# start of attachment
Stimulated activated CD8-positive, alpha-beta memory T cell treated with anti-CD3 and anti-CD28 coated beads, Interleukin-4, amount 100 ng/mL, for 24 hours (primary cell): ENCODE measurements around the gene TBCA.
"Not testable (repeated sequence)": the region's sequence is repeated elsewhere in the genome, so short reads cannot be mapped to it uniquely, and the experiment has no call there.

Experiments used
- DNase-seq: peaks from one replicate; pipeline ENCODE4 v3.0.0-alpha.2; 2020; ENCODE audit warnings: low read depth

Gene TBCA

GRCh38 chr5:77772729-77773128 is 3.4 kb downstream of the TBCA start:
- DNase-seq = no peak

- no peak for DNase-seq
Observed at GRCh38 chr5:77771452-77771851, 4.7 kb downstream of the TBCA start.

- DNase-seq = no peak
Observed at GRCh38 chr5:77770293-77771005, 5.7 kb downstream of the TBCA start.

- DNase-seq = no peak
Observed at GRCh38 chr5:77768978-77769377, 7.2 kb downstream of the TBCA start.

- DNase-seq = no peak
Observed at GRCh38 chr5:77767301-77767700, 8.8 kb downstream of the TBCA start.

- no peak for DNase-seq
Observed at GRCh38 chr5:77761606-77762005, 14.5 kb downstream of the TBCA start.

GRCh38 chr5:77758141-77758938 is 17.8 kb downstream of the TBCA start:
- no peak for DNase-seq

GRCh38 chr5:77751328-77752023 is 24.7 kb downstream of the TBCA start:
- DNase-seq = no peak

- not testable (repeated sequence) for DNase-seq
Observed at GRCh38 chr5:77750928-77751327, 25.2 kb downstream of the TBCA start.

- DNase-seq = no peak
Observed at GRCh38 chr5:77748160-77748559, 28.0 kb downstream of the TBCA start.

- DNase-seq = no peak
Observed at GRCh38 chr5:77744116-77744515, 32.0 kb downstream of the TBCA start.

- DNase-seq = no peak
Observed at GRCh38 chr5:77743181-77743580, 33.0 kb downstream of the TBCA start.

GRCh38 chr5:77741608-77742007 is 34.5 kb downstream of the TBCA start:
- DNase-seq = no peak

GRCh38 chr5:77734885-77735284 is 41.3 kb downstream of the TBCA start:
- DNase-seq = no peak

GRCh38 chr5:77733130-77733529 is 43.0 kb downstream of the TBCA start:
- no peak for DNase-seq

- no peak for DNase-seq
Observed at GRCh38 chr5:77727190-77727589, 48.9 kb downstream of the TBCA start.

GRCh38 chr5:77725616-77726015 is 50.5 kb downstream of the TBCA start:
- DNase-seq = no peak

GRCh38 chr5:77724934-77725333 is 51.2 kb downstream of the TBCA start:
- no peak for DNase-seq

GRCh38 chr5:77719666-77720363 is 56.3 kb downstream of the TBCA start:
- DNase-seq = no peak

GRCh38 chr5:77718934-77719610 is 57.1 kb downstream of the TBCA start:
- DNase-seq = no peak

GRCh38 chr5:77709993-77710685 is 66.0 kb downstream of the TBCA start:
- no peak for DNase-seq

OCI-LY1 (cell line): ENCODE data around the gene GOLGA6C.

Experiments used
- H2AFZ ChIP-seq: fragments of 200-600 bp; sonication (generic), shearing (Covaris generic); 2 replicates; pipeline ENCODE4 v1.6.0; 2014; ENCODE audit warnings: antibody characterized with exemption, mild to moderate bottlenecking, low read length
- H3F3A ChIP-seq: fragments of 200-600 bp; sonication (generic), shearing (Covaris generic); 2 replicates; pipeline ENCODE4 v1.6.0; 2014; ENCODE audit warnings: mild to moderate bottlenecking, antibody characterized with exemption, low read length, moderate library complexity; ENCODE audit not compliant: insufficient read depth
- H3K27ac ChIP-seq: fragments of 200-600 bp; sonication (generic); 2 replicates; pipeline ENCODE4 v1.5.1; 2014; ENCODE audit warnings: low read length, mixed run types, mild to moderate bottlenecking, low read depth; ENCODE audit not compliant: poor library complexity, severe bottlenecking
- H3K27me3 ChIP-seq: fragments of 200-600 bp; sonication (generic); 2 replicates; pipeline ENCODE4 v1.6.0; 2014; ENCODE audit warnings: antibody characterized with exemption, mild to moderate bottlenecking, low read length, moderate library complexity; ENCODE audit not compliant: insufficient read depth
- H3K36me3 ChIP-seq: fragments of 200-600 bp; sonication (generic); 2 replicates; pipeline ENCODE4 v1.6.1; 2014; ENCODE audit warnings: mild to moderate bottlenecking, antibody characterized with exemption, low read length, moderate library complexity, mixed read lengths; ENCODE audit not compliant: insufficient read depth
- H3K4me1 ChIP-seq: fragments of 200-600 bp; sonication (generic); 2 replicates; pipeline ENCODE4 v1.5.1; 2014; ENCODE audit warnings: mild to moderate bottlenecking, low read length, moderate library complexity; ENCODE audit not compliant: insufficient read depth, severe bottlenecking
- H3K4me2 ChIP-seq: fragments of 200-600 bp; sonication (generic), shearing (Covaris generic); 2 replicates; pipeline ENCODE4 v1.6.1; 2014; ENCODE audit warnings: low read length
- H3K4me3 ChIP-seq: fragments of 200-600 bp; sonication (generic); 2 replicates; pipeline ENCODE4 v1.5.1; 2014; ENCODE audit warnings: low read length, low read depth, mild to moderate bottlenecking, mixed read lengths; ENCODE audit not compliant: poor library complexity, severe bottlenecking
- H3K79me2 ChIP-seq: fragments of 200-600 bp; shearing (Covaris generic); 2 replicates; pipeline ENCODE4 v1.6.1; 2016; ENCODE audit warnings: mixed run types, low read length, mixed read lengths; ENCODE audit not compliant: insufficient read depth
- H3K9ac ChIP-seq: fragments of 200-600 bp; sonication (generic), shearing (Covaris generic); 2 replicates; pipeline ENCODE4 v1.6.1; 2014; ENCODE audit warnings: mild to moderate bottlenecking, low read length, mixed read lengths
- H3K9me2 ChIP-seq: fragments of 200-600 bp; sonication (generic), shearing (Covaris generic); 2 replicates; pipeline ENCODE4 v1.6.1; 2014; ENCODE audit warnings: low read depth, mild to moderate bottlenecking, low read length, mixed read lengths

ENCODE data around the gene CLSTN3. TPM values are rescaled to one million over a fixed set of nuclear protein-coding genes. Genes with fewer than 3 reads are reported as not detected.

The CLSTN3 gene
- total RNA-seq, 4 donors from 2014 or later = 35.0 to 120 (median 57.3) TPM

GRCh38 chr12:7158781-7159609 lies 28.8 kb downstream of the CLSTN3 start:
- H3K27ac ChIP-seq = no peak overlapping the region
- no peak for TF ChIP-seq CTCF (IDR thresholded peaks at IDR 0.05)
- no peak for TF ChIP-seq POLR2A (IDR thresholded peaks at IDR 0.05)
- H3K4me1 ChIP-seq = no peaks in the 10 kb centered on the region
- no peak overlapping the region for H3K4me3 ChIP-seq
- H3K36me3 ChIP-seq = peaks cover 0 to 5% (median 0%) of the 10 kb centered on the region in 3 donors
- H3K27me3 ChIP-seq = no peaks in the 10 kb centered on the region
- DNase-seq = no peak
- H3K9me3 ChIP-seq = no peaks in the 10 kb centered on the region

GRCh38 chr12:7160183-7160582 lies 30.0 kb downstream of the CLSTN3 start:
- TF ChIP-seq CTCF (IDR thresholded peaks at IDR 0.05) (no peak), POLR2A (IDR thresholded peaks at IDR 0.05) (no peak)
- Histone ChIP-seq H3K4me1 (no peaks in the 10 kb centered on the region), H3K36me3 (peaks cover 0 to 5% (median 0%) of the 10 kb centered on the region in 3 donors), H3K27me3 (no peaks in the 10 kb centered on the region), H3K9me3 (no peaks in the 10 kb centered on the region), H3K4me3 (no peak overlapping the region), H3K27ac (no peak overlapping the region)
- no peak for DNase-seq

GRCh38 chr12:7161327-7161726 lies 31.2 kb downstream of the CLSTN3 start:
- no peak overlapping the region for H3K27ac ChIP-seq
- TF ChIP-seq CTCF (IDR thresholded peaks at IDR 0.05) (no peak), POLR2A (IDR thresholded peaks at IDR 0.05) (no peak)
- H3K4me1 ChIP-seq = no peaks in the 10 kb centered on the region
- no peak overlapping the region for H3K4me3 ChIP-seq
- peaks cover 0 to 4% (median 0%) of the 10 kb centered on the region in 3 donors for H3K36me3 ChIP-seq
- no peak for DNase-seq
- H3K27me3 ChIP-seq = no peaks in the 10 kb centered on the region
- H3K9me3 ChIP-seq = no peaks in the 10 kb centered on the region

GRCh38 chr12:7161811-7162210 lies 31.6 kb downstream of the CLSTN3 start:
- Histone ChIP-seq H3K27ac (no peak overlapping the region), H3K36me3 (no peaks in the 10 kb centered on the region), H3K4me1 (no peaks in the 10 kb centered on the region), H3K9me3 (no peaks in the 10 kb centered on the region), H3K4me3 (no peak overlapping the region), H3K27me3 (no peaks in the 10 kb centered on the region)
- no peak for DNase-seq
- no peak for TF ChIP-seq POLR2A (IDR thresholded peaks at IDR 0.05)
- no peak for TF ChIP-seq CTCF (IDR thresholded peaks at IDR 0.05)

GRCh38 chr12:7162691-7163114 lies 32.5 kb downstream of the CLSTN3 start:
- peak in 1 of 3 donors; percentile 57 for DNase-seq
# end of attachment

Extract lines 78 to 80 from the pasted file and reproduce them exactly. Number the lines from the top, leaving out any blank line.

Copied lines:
GRCh38 chr12:7161327-7161726 lies 31.2 kb downstream of the CLSTN3 start:
- no peak overlapping the region for H3K27ac ChIP-seq
- TF ChIP-seq CTCF (IDR thresholded peaks at IDR 0.05) (no peak), POLR2A (IDR thresholded peaks at IDR 0.05) (no peak)